Yukon Weekly

Ross River hosts first ever Christmas parade

A special visitor made a surprise trip to Ross River Dec. 15 in time for the community’s first ever Christmas parade.

With his reindeer resting up for Christmas Eve, the star of any Christmas parade, Santa Claus, was flown in by Tintina Air as many in the community worked together to host a parade following the cancellation of the annual Christmas party held each year at the Ross River School.

Normally, Santa shows up to hand out gifts and goodies to Ross River kids at the school Christmas party.

When it was announced the annual party couldn’t happen due to COVID-19, work by the Dena Nezziddi Development Corporation (which is owned by the Ross River Dena Council) got underway to plan for an alternative.

As community member Kim Readies said in a Dec. 16 interview, many began thinking about how to get the gifts to kids as safely as possible and the idea of the parade was born.

“Everybody just kind of pulled together,” she said, noting there were about 50 who volunteered to help out with the parade in a variety of ways.

Vehicles and equipment were decorated with lights that toured through the community with volunteer runners dropping off Santa’s gifts on doorsteps while residents watched the parade.

Dena Nezziddi Development Corporation CEO Stanley Noel said knowing Santa wanted to visit Ross River, the development corporation decided to help connect Santa with Yukon businesses for the evening’s festivities.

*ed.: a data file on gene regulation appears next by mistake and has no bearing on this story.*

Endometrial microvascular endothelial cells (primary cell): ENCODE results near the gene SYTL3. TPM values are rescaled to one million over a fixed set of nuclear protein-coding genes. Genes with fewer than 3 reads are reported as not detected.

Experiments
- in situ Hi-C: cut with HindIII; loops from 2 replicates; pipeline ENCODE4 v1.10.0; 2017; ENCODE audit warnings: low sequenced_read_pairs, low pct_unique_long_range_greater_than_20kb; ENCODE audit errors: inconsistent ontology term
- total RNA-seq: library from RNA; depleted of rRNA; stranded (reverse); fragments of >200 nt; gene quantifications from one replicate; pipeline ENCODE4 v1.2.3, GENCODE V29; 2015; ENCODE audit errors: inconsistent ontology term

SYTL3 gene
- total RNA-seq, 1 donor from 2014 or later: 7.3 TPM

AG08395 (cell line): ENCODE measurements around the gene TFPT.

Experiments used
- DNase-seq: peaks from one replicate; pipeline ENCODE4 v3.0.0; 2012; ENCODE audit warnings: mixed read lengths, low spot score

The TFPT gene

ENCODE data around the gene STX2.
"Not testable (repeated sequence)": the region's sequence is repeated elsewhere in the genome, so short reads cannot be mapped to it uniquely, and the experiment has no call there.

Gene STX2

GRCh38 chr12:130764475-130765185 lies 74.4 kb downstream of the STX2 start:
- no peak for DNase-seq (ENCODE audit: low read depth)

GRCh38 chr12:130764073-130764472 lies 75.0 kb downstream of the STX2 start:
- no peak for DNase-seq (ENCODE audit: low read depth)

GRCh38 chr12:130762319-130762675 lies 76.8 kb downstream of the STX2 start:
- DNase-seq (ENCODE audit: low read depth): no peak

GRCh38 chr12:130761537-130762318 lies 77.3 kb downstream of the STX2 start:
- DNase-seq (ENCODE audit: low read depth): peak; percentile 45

Along with trucks and equipment being decorated for the parade, local RCMP, EMS, health workers and community volunteers also took part with Santa waving to everyone along the parade route.

“This was a very special night for a rural Yukon community,” Santa said in a statement, “All the gifts handed out were made in the Yukon, including my local favorites Klondike Kettle Corn and Yukon Chocolate Company bars.”

From his view aboard a parade float, Santa estimated the community’s entire population of 300 was on hand to take in the parade from their doorways or driveways.

“It lifted people’s spirits,” Readies said, noting volunteers like herself had a lot of fun with the event.

As for whether a Christmas parade will become a tradition for Ross River, Readies said time will tell and could largely depend on circumstances in the coming years.

For 2020, it was a positive way to bring Christmas to the community in what has been a challenging year.

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